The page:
John Hammond is 65, but most 25-year-olds would be carried out in an oxygen mask after about four numbers if they were doing his set. Son House was pretty good at this age and Hammond shares with him the trance-like immersion in the performance, the living of the song. Go see him at the Jazz Café on his annual only performance in London, get this album, and then cheer yourself up with just how good an old bloke can sound. He’s not in a museum or a home for genial old blues guys, and he’s made an album the 25-year-old in the oxygen mask could only dream of making.
William Clarke – The Early Years, volumes 1 and 2
was a giant of the West Coast blues harmonica, up there with Kim Wilson,
Mark Hummel, James Harman and Rick Estrin. And he swung more than any
of them, taking his cue as much from big band and organ trio jazz as
from Chicago and Texas blues. There’s plenty of swing
on these tracks, along with that big, fat tone, especially on the big
chromatic harmonica which became Bill’s trademark. He learned
his chops on that beast from George “Harmonica” Smith, the
acknowledged giant of chromatic blues harp, who guests on one track on
each CD. But look at the rest of the guest list too – Ronnie Earl,
Hollywood Fats and Rick Holmstrom on guitars, plus Mitch Kashmar blowing
second harp on the duet “Horn of Plenty”.
Available from the U.S. here
Muleskinner Jones - Alcohol Tobacco Raygun?
Listen & info www.myspace.com/muleskinnerjones
'Mr. Jones' Last Song' could, as far as I'm concerned, sit up at the top of the list of great album kick off songs, along with 'Gimme Shelter' and 'Brown Sugar'. "Everything I loved was up for sale, oh Lord, and I was scared of opening the mail...it's time to admit to everybody that you've failed, I know life sucks, I know it's kinda shit, but you won't move on if you don't know when to quit." Who on this planet can't identify that, and he wraps up the whole story in under a minute.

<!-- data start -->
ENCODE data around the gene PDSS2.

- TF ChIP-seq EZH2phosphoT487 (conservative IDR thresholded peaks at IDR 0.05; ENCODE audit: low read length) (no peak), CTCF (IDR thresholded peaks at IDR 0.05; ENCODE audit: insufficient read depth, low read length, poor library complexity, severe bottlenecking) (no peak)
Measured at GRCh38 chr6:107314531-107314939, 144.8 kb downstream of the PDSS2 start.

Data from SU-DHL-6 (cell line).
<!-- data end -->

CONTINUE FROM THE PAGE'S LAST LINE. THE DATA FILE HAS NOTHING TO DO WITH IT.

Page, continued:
Jones takes almost strictly the American music influences of folk, country, blues, and rock'n'roll and pumps them out with a variety of extremely accented vocals. It's kinda pub rock meets Beefheart meets the drunken barroom side of Merle Haggard and David Allen Coe. The latter he perfects, in his very English way, with 'Drinking to get Drunk'. Lines like "My son thinks I'm a loser and my friends think I'm a drunk, but I'm not drinkin' to forget you, I'm just drinkin' to get drunk." Some might criticize the drunk/drunk rhyme but I think it's great, plus it's in plenty of old blues records for those who want to argue. 'Mr. Jones Skips Town' is just a great rockin' blues fed through a blender of Beefheart sung in that near Wreckless Eric vocal. It houses one of my favorite lines. "John, Paul, George and Ringo ain't got nuthin' on me." One of those I wish I'd written.
There is plenty of fun on this record but there is plenty of seriousness as well. 'Death in Dixie' and 'Blood and Muskets' deal, in a rather Nick Cave fashion, with the Civil War and the persecution of the American Indians. He seems to be obsessed with America and in love and hate with it at the same time. What better way to sell the Americans their own mistakes than through their own music. He does, however, admit that those early American persecutors were as much English at that time and that the blood is on everyone's hands.
My only complaint really is that the digital recording techniques get to be a bit much at times. Unlimited tracking can be a blessing and a curse. I agree with Bob Dylan's comments on digital recording. That being said, this album is great it's just that those of you who have a tick about digital recording might have to listen in half and half intervals. Come to think of it, much like 'Trout Mask Replica'. It might do you better to imagine if Nick Cave had recorded 'Bone Machine'. And this guy drops his own name in grand Jerry Lee fashion over and over again.